Known also as participatory theater, community theater, protest theater, action theater, theater for social change, and theater of the oppressed, popular theater uses theater as a tool for social transformation. It typically involves the “audience” as participants in the story-telling, relies heavily on improvisation, and invites groups to explore attitudes and social problems and imagine a range of potential solutions. All opinions are welcome, questioning is vital, and critical analysis is encouraged. It often serves as the entry-point into a larger conversation about life circumstances, injustice, and, ultimately, justice.

We encountered several groups experimenting with popular theater as an entry point into—and a vehicle beyond—the often emotionally-charged conversations about racial and ethnic stereotypes that reinforce divisions among communities of different backgrounds.

Resources for incorporating popular theater into your work

In partnership with community groups, ImaginAction invites participants to use experiential workshops, theater performances, and other creative events to explore embodied knowledge, challenge the inevitability of violence, and use their imaginations for a more just and joyous life for all people. Founded by acclaimed Creative Director Hector Ariztizábal, ImaginAction draws its inspiration from Theater of the Oppressed, psychodrama, traditional storytelling, mask-making, drumming, improvisational drama and creative ritual. It offers workshops on multicultural understanding as well as interfaith dialogue. ImaginAction’s website also offers a list of books on Theater of the Oppressed.

Pedagogy & Theatre of the Oppressed is a non-profit organization that organizes an annual meeting that focuses on the work of liberatory educators, activists, and artists; and community organizers. Its mission is to challenge oppressive systems by promoting critical thinking and social justice. PTO’s website includes an extensive list of links to organizations, websites, and efforts dedicated to popular and social justice theater.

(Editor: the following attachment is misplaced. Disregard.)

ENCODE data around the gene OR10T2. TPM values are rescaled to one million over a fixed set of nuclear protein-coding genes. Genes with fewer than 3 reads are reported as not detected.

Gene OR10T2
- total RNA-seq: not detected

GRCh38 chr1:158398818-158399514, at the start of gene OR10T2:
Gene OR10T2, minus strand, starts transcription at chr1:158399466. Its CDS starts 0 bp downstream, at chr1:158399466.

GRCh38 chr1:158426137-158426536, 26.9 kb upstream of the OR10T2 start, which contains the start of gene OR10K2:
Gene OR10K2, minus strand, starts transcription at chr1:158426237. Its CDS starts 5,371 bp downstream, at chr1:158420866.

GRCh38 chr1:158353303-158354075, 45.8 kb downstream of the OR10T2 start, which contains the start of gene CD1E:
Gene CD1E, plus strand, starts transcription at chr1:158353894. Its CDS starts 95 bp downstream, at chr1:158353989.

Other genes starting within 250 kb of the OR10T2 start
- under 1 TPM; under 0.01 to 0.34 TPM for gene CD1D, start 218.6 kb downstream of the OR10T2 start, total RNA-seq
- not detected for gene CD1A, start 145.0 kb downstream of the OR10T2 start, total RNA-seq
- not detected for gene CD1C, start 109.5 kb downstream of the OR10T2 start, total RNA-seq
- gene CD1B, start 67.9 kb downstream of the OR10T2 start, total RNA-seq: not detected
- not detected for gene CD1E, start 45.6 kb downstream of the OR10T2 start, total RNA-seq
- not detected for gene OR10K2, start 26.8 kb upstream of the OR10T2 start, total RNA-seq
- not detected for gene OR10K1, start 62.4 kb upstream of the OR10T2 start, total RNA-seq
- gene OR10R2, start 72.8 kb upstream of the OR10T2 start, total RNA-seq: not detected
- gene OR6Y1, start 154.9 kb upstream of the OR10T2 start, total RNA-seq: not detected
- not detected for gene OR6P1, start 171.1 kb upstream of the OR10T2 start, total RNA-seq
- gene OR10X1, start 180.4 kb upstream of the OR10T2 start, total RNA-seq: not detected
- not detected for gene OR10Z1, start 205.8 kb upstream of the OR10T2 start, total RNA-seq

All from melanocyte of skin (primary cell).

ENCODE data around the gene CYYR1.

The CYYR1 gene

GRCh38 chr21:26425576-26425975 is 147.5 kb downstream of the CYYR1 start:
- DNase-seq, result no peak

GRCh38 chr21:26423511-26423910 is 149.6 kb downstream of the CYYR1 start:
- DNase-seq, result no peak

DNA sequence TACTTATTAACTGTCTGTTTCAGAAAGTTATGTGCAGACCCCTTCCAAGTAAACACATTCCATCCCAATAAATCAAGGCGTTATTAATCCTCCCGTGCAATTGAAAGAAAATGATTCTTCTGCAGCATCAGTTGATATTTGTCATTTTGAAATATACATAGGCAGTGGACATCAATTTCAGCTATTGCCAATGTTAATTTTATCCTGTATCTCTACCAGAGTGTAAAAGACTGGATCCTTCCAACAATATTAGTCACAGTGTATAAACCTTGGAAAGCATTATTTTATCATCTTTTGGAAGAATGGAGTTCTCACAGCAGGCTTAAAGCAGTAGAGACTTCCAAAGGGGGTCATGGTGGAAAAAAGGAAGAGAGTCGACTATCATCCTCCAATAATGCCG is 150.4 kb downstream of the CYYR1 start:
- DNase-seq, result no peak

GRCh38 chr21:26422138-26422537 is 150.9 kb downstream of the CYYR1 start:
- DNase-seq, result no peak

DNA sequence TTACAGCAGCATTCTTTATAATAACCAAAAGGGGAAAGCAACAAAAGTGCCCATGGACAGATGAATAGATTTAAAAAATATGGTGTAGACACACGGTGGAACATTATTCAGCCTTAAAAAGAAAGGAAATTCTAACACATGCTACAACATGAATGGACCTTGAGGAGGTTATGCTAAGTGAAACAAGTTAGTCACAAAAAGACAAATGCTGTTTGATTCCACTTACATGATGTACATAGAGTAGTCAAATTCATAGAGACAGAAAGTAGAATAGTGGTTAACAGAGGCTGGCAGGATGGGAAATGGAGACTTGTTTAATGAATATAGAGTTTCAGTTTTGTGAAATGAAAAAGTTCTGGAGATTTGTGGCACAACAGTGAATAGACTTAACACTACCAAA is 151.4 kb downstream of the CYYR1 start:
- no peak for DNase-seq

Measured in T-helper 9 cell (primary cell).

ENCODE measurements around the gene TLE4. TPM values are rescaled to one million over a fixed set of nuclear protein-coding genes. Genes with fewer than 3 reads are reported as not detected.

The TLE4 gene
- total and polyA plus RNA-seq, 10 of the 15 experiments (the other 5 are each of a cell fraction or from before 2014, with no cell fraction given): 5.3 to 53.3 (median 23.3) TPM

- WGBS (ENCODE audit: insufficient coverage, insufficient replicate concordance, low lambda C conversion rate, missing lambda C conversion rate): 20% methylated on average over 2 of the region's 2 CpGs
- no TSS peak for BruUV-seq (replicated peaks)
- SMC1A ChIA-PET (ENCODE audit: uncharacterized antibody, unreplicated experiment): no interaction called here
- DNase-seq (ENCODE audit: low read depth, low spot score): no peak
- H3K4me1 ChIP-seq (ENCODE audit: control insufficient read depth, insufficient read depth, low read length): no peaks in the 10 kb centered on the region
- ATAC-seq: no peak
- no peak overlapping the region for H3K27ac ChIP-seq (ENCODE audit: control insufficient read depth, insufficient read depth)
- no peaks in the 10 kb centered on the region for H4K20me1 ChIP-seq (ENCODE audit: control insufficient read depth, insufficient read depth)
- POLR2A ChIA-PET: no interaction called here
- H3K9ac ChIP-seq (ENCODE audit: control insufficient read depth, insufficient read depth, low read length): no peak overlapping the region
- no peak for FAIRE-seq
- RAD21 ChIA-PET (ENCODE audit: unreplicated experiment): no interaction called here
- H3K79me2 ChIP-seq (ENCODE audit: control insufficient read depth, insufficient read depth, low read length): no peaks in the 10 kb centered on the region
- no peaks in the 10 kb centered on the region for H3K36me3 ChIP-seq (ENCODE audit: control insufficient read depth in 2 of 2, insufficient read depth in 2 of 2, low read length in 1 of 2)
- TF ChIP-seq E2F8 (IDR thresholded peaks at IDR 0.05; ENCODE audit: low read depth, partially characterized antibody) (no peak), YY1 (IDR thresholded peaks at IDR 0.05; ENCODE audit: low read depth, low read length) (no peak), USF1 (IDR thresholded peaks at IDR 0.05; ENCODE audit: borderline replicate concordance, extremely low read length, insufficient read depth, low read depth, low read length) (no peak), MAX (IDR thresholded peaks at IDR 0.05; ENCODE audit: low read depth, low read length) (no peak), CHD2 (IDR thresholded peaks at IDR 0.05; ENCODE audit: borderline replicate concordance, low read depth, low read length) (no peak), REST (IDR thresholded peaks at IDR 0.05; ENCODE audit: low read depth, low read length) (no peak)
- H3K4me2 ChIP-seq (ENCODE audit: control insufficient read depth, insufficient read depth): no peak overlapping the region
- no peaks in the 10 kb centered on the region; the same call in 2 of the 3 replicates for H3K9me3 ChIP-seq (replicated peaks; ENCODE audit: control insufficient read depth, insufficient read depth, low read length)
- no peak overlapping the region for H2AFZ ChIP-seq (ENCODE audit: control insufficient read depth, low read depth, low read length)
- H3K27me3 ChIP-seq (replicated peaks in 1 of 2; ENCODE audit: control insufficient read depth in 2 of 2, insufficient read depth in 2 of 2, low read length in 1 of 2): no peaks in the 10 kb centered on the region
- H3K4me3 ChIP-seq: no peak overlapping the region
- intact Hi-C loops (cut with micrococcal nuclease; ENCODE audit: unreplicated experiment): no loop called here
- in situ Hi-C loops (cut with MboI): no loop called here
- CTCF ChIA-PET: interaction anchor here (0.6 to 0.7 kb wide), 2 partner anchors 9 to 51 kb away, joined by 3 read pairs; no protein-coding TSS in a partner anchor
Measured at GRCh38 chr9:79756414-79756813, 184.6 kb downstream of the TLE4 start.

The Theater of the Oppressed Laboratory (TOPLAB), founded in 1989 and located in New York City, is a forum for the practice, performance, and dissemination of the techniques of the Theater of the Oppressed (TO). Its co-founder Marie-Claire Picher has facilitated thousands of hours of TO trainings throughout the U.S. and internationally. TOPLAB’s website houses an events calendar of its various workshops and other activities. In fall 2011 many of its workshops supported the Occupy Wall Street movement.

People’s Theater: Institutional Racism Workshop, by Californians for Justice , is a 90-minute plan for a workshop that uses popular theater to engage participants in an analysis of intrapersonal, internalized, and institutional racism. It explores issues of immigration, law enforcement/incarceration, and education and can be accessed online at Build the Wheel .

Ben ni walen: Mobilising for human rights using participatory theatre is an introductory guide to using participatory theater methods for exploring human rights issues. Produced by the Amnesty International Dutch Section’s Special Programme on Africa as part of an effort to promote awareness of human rights in rural African communities, the guide introduces the basics of participatory research and theater methodology. It can be accessed online by searching “Ben ni walen” on the website of Human Rights Education Associates.

Study participants with experience using popular theater for intergroup dialogue

Network of Immigrants & African Americans in Solidarity (NIAAS) (An initiative of the Center to Support Immigrant Organizing)
UC Berkeley Labor Center
Coalition of Immokalee Workers
New Orleans Workers’ Center for Racial Justice
Tenants and Workers United
Causa Justa :: Just Cause

Image: BlueRobot, http://creativecommons.org/licenses/by-nc-sa/2.0/deed.en